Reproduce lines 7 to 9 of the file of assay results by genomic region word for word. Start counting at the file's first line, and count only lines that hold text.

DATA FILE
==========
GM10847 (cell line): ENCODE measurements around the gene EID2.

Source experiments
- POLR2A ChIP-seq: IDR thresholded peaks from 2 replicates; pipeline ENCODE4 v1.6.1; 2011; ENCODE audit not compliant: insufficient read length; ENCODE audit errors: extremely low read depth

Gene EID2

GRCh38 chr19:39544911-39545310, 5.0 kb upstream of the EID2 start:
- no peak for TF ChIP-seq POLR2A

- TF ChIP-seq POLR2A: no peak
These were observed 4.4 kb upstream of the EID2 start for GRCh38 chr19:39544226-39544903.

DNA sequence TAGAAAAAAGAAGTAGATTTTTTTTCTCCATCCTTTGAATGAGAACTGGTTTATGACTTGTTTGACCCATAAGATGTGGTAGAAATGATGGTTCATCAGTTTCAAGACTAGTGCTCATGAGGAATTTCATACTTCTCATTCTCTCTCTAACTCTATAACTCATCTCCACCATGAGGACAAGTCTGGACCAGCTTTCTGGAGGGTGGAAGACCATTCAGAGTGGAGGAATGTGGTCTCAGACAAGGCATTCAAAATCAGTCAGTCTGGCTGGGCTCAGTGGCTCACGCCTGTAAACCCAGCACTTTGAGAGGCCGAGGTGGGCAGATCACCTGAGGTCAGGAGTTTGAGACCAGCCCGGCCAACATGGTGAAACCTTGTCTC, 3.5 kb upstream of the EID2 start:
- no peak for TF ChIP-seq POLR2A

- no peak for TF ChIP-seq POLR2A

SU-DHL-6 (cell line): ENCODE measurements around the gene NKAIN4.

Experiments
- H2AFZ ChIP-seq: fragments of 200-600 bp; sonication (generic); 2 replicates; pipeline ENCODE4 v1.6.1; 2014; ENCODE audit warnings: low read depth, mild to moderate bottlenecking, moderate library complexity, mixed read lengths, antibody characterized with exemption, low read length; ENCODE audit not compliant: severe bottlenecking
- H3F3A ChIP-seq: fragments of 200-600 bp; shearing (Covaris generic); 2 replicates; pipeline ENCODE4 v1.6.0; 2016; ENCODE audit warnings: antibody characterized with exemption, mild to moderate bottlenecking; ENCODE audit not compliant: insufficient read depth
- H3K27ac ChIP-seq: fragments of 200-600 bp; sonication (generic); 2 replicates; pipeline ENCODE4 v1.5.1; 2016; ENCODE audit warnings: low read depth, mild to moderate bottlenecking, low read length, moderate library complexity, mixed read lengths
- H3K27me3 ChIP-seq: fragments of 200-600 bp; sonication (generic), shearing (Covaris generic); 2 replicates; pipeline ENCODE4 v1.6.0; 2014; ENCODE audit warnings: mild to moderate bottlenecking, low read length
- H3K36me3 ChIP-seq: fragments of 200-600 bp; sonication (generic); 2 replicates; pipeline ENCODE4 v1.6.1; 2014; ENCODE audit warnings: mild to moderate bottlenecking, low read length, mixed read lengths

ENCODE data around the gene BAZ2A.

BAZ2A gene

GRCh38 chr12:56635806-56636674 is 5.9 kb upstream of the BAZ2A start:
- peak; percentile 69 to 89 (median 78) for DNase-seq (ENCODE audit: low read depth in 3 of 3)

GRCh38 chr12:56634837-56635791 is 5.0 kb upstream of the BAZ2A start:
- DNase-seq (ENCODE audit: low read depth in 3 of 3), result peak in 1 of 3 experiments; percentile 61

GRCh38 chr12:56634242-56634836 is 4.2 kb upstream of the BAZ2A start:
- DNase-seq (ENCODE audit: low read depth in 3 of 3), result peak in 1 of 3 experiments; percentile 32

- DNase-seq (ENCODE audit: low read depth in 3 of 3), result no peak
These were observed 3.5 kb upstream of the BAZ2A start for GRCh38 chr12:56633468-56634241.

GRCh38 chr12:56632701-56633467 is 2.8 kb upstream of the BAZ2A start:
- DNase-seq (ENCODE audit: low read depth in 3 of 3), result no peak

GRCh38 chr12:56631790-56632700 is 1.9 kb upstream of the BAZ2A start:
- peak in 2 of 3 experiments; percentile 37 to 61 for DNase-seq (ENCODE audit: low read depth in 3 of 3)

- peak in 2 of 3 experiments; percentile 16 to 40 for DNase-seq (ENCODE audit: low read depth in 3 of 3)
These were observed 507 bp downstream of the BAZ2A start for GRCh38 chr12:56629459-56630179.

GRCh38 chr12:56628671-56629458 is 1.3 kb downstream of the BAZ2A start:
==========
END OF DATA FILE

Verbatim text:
- TF ChIP-seq POLR2A: no peak
These were observed 4.4 kb upstream of the EID2 start for GRCh38 chr19:39544226-39544903.

DNA sequence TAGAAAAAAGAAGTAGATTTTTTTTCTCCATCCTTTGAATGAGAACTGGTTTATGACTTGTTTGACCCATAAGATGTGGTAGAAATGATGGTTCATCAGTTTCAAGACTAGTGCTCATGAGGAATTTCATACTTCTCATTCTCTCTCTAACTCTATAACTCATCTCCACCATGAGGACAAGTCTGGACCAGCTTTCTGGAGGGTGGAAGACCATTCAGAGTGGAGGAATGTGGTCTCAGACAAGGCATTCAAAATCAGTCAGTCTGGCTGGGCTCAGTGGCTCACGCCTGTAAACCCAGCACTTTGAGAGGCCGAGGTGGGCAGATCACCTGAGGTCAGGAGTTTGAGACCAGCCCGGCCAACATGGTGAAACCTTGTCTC, 3.5 kb upstream of the EID2 start: